Holly trees are commonly used as ornamental plants in areas all over the United States. Holly is relatively easy to transplant and usually survives if you move it at the right time and under ideal conditions.
Holly trees have shallow root systems, which makes them relatively easy to transplant. Keep the transplanting process quick; the trees should be kept out of the ground for as short a time as possible. Replant the holly in a hole that is much wider, but no deeper, than the tree's root ball.
Because holly is evergreen, timing is not as important as with deciduous trees, which should be transplanted while dormant. Avoid transplanting holly during the peak growth season of late spring to summer. Early spring is a good time to transplant holly, along with late summer or early fall. Avoid planting too late in fall, as this can lead to winter browning on holly and other evergreens.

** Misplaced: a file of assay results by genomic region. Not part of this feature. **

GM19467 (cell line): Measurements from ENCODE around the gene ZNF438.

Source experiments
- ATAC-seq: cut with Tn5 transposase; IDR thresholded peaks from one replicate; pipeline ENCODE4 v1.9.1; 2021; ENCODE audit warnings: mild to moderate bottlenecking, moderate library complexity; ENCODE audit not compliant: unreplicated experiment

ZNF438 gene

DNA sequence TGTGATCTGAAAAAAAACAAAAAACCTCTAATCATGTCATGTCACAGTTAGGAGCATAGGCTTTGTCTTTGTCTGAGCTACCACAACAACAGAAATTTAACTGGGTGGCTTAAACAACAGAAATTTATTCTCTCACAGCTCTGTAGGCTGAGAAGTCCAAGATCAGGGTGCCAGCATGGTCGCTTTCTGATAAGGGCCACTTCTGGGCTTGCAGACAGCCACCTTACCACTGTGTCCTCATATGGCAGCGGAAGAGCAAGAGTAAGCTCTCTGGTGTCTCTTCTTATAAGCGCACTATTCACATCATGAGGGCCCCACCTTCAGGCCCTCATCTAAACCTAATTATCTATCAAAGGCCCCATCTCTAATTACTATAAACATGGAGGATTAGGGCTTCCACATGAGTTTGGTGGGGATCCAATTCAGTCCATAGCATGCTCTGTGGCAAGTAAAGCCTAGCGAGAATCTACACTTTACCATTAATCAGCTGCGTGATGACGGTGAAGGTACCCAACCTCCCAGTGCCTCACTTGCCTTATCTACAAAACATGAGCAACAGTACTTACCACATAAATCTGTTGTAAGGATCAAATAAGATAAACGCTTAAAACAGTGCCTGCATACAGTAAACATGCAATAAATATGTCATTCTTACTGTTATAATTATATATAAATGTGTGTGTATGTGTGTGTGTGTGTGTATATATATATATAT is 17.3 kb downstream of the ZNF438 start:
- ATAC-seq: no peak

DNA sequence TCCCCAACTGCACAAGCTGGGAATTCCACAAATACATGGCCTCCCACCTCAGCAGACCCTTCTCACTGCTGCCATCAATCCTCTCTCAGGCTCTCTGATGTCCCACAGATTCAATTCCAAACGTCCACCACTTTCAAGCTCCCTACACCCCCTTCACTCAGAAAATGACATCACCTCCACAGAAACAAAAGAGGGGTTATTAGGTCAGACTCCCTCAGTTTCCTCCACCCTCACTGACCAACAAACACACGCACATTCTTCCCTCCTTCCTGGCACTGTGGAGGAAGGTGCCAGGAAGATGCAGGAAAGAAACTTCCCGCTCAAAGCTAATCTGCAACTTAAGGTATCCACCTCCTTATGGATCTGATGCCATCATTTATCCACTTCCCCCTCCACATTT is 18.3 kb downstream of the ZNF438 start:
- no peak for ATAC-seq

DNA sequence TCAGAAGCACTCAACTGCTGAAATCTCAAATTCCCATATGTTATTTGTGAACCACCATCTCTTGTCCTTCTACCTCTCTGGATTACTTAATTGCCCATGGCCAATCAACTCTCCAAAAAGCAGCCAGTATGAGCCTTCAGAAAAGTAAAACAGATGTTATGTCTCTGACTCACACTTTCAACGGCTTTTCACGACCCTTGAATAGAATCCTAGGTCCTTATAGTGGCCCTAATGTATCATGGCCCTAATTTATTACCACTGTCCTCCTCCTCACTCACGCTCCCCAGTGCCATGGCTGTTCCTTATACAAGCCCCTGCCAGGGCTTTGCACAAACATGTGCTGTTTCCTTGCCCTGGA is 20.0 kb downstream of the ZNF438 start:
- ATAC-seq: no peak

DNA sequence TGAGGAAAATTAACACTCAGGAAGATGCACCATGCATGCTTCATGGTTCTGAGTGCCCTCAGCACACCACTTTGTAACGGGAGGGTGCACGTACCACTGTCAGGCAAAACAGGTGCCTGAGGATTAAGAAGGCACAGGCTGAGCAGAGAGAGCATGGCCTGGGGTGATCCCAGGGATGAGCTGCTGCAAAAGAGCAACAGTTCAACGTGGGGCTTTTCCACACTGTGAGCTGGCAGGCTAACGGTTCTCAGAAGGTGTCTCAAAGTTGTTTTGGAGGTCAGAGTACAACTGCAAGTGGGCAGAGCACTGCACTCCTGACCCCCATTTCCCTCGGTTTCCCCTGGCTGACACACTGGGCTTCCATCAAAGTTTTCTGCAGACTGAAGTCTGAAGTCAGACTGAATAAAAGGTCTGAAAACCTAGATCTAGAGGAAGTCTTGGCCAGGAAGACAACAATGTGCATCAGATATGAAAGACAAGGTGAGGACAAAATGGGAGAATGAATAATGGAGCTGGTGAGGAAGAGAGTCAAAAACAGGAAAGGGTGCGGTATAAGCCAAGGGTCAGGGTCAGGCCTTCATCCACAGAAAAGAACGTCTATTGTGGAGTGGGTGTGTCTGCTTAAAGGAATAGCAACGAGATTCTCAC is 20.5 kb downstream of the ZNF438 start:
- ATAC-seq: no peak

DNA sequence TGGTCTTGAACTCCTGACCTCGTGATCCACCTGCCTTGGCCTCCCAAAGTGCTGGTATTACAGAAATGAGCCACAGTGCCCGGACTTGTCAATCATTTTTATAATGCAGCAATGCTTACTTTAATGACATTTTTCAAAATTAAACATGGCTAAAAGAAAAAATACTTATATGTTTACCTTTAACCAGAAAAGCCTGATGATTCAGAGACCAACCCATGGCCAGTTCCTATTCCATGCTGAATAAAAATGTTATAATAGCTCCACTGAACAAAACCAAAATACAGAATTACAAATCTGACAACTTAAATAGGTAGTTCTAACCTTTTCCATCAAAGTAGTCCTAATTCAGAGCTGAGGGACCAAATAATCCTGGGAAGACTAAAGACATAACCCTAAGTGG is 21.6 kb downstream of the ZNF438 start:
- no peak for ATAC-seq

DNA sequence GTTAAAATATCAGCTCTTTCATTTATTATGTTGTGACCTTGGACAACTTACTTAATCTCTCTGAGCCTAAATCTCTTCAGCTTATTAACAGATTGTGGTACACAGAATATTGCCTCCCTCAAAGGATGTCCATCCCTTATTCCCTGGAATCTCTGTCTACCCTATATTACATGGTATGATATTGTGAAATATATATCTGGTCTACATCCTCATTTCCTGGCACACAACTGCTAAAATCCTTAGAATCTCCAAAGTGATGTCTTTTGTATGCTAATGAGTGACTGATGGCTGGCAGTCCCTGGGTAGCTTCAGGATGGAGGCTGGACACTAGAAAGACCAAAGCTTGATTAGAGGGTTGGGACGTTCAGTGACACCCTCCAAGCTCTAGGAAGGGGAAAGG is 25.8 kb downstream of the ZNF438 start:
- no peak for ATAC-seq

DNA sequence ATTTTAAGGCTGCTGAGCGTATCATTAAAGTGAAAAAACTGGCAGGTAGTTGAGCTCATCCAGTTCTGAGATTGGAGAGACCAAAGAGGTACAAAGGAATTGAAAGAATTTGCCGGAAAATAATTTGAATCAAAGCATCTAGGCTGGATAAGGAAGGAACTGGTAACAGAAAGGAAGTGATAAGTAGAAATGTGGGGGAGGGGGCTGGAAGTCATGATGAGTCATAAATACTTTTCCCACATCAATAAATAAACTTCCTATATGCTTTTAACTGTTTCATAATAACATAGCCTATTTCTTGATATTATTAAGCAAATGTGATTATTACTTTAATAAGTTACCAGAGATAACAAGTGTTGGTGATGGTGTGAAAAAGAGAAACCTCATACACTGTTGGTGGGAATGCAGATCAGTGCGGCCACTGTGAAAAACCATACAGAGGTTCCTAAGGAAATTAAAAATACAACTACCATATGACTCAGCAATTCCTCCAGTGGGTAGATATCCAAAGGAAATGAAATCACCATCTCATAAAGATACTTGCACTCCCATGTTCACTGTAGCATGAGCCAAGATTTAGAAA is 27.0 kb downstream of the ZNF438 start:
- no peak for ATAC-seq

Be sure to transplant holly to a location that is suited for it. Holly needs room to grow and thrives in well-drained soil with full sun to partial shade. Water it thoroughly after transplanting, but do not allow the area around the tree to become waterlogged.
As with all trees, it is best to move holly when it is small. If a tree is to large to move by yourself, get others to help you. Never lift a tree by its stem; always support it from beneath the root ball.